I'd like to save persistent objects to the file system using Hibernate without the need for a SQL database.

Is this possible?

  • Do you mean not using Hibernate over a SQL Database?
    – everton
    Jan 4, 2012 at 12:04
  • 3
    @EvertonAgner the OP appears to want to use the Hibernate API to persist to a filesystem, not to a SQL database.
    – mcfinnigan
    Jan 4, 2012 at 12:08
  • Hibernate is fundamentally a object-relational mapping tool. If you don't want the relational part, why do you want to use Hibernate?
    – skaffman
    Jan 4, 2012 at 12:16
  • @Ben Crowhurst, do you really need to use Hibernate or you're opened to another approaches for your problem?
    – everton
    Jan 4, 2012 at 12:20
  • I'm completely open to alternative approaches. As long as its maintainable. Jan 4, 2012 at 14:19

7 Answers 7


Hibernate works on top of JDBC, so all you need is a JDBC driver and a matching Hibernate dialect.

However, JDBC is basically an abstraction of SQL, so whatever you use is going to look, walk and quack like an SQL database - you might as well use one and spare yourself a lot of headaches. Besides, any such solution is going to be comparable in size and complexity to lighweight Java DBs like Derby.

Of course if you don't insist absolutely on using Hibernate, there are many other options.

  • What about sqlite, that comes pretty close to persisting data on the filesystem, albeit it is done as a SQL database. Jan 4, 2012 at 12:18
  • @bjarkef: yes, but it's written in C, so if you wanted to use it in a Java application you'd lost platform independance (or have to include multiple copies). Jan 4, 2012 at 12:31
  • @Michael Borgwardt: there are actually JDBC drivers for SQLite, and there is even a Hibernate Dialect for it. However, it is not recommended: the implementation is extremely slow compared to other embedded databases.
    – parasietje
    Jan 4, 2012 at 16:38
  • @parasietje: Sure, there are JDBC drivers, but that doesn't help you when the native code the JDBC driver calls (presumably via JNI) was compiled for Windows but you're running on OSX. Jan 4, 2012 at 16:49

It appears that it might technically be possible if you use a JDBC plaintext driver; however I haven't seen any opensource ones which provide write access; the one I found on sourceforge is read-only.


You already have an entity model, I suppose you do not want to lose this nor the relationships contained within it. An entity model is directed to be translated to a relational database.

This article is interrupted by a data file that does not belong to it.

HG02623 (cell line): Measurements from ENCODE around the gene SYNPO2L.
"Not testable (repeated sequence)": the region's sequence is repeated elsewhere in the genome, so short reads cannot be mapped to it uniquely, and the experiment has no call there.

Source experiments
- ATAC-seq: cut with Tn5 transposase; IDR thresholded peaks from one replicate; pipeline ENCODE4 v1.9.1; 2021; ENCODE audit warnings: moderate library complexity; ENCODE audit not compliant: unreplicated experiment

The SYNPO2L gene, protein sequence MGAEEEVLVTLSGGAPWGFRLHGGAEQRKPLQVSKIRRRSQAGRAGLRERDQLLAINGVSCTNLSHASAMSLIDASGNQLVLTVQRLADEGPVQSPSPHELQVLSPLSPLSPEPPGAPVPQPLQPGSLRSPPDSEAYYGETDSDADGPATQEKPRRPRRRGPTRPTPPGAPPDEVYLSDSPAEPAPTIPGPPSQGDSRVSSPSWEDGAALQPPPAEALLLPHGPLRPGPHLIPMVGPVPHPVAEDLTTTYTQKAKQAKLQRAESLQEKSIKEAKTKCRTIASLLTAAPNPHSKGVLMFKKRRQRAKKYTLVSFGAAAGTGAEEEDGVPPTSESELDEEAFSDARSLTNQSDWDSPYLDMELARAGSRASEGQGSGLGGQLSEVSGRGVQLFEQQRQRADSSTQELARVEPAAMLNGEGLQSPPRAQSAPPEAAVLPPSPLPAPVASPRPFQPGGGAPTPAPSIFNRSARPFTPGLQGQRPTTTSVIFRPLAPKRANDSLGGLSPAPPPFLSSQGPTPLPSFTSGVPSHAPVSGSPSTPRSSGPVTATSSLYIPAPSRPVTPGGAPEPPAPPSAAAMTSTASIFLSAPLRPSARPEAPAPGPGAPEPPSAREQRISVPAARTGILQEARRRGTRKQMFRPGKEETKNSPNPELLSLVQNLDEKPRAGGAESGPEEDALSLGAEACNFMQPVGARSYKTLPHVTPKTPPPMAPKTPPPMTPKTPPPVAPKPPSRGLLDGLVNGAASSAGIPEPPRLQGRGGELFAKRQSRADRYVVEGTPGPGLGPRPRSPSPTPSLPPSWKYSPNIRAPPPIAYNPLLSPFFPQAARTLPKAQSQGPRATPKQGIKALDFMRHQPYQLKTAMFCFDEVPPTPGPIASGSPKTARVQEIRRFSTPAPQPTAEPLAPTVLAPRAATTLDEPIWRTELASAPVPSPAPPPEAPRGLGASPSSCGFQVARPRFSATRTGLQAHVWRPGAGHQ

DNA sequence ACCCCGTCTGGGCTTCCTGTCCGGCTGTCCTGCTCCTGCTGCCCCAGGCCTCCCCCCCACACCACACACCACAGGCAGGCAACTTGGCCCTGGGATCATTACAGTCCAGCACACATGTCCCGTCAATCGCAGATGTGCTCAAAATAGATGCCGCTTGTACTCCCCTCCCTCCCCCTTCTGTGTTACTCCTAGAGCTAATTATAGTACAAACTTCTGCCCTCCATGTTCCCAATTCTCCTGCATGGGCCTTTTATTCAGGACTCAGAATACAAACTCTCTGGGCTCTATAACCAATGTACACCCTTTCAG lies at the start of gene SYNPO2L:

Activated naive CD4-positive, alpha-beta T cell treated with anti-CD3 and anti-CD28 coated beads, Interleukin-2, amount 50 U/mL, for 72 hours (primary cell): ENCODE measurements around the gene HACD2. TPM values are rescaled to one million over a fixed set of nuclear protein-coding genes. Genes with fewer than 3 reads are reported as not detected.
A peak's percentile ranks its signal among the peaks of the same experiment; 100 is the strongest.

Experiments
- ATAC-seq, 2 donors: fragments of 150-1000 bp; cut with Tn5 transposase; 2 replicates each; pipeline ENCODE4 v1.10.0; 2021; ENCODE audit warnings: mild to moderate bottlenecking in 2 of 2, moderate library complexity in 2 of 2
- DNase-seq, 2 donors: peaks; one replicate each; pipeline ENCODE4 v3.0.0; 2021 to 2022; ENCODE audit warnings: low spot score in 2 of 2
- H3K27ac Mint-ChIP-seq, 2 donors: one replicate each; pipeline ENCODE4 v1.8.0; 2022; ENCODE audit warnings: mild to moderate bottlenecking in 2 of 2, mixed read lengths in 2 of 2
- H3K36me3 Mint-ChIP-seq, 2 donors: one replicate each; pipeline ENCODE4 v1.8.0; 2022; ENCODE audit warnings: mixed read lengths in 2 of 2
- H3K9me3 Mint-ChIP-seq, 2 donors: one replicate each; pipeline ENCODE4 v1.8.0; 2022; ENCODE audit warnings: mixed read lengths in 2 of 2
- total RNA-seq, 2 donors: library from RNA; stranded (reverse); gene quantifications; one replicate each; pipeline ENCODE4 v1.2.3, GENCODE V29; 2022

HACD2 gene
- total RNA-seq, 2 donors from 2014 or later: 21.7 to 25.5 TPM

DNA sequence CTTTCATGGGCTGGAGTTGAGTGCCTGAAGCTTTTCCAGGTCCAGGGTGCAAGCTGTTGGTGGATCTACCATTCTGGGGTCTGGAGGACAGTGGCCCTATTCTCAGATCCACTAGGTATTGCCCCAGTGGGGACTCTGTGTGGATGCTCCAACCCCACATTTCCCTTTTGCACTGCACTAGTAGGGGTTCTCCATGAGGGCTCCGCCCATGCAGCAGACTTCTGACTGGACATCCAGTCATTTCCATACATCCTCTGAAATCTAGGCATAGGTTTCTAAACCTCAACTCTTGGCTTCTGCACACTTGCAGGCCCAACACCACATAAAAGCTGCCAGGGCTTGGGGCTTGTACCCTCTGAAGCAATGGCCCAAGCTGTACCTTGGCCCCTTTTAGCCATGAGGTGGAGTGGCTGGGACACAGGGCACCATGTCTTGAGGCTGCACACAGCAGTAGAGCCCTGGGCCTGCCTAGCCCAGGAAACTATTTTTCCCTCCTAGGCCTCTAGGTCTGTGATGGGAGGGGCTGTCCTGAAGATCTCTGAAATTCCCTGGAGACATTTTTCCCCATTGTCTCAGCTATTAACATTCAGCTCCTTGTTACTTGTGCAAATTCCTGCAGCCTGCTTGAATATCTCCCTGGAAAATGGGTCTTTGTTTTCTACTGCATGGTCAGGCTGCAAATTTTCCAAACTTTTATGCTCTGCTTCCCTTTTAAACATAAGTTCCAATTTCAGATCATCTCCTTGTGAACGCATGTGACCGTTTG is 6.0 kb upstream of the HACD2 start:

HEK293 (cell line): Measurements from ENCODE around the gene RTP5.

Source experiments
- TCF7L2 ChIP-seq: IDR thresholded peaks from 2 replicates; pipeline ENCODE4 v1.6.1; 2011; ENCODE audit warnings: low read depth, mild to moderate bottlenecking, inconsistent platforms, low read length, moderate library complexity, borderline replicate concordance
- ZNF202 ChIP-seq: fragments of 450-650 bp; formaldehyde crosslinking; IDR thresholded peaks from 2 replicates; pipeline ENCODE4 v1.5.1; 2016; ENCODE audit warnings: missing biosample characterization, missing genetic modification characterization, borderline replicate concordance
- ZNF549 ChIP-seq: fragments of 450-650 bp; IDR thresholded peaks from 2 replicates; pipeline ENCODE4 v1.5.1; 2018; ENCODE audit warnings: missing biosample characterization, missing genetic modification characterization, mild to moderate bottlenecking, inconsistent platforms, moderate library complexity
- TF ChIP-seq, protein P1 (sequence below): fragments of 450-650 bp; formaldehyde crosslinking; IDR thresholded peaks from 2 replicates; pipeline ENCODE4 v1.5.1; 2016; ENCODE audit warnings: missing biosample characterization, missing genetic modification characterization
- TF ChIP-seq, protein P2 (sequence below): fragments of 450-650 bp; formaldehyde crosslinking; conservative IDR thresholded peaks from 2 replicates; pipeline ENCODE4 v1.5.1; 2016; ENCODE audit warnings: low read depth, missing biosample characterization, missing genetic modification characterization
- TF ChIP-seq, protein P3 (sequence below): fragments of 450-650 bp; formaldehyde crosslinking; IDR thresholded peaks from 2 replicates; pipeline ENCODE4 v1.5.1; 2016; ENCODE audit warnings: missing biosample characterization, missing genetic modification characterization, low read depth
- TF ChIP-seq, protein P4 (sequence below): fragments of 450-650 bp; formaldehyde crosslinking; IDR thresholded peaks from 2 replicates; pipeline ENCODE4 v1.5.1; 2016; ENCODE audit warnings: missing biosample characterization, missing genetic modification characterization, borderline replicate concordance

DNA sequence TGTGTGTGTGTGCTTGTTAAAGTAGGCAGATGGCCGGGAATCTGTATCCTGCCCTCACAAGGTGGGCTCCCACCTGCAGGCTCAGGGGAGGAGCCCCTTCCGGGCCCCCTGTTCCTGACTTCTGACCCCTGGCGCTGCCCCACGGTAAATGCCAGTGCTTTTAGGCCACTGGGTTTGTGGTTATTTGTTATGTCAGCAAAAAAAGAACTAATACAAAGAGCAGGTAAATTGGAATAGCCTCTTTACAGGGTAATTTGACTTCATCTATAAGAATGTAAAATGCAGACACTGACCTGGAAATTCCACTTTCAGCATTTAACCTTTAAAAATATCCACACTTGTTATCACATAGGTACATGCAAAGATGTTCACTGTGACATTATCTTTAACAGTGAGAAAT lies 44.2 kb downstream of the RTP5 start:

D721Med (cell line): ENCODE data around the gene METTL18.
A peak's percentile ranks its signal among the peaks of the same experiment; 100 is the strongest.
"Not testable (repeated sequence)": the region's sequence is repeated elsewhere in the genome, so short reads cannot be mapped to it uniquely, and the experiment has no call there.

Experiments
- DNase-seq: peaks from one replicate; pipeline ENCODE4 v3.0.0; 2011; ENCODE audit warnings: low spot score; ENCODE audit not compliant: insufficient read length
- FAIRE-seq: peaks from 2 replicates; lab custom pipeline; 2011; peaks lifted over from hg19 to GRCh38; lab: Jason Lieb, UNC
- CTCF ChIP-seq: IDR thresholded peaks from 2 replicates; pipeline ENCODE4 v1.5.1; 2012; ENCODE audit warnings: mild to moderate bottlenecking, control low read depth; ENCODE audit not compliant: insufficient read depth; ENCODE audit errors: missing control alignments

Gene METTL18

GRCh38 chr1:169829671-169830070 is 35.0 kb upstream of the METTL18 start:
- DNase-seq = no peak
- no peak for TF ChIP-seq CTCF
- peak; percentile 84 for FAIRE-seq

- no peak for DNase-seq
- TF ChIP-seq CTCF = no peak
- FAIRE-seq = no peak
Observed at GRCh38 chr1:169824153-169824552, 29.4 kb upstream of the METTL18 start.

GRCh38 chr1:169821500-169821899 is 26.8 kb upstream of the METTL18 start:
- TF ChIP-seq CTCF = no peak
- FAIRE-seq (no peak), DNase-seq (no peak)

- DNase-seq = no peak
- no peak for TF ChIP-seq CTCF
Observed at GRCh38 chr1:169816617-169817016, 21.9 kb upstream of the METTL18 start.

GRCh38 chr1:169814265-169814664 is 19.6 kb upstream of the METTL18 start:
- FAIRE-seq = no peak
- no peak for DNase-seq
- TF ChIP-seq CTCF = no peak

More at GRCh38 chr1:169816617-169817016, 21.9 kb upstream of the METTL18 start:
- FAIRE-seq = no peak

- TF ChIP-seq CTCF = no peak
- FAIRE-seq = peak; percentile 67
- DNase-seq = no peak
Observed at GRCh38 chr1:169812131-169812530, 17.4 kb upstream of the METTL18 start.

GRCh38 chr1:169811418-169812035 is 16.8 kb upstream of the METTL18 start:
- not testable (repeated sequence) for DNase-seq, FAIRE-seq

Hibernate and any other JPA provider (EclipseLink) translate this entity model to SQL. They use a JDBC driver to provide a connection to an SQL database. This, you need to keep as well.

The correct question to ask is: does anybody know an embedded Java SQL database, one that you can start from within Java? There are plenty of those, mentioned in this topic:

  • HyperSQL: stores the result in an SQL clear-text file, readily imported into any other database
  • H2: uses binary files, low JAR file size
  • Derby: uses binary files
  • Ashpool: stores data in an XML-structured file

I have used HyperSQL on one project for small data, and Apache Derby for a project with huge databases (2Gb and more). Apache Derby performs better on these huge databases.


I don't know exactaly your need, but maybe it's one of below:

1 - If your need is just run away from SQL, you can use a NoSQL database.
Hibernate suports it through Hibernate OGM ( http://www.hibernate.org/subprojects/ogm ). There are some DBs like Cassandra, MongoDB, CouchDB, Hadoop... You have some suggestions Here .

2 - Now, if you want not to use a database server (with a service process running always), you can use Apache Derby. It's a DB just like any other SQL, but no need of a server. It uses a singular file to keep data. You can easily transport all database with your program.
Take a look: http://db.apache.org/derby/

3 - If you really want some text plain file, you can do like Michael Borgwardt said. But I don't know if Hibernate would be a good idea in this case.


Both H2 and HyperSQL support embedded mode (running inside your JVM instead of in a separate server) and saving to local file(s); these are still SQL databases, but with Hibernate there's not many other options.


Well, since the question is still opened and the OP said he's opened to new approaches/suggestions, here's mine (a little late but ok).

Do you know Prevayler? It's a Java Prevalence implementation which keep all of your business objects in RAM and mantain Snapshots/Changelogs in the File System, this way it's extremely fast and reliable, since if there's any crash, it'll restore it's last state and reapply every change to it.

Also, it's really easy to setup and run in your app.


Ofcourse this is possible, You can simply use file io features of Java, following steps are required:-

  1. Create a File Object 2.Create an object of FileInputStream (though there are ways which use other Classes)
  2. Wrap this object in a Buffer object or simply inside a java.util.Scanner.
  3. use specific write functions of the object created in previous step.

Note that your object must implement Serializable interface. See following link,

  • 7
    I think the whole idea behind the question is to do it via Hibernate API. Jan 4, 2012 at 12:00
  • I have tried that recently in my project but somehow I was not able to find a solution for this so I had to use my basics of core java. Hibernate supports Reading from a flat file but writing objects to a file is either not yet supported or I was not able to find one...
    – Amit
    Jan 4, 2012 at 12:10

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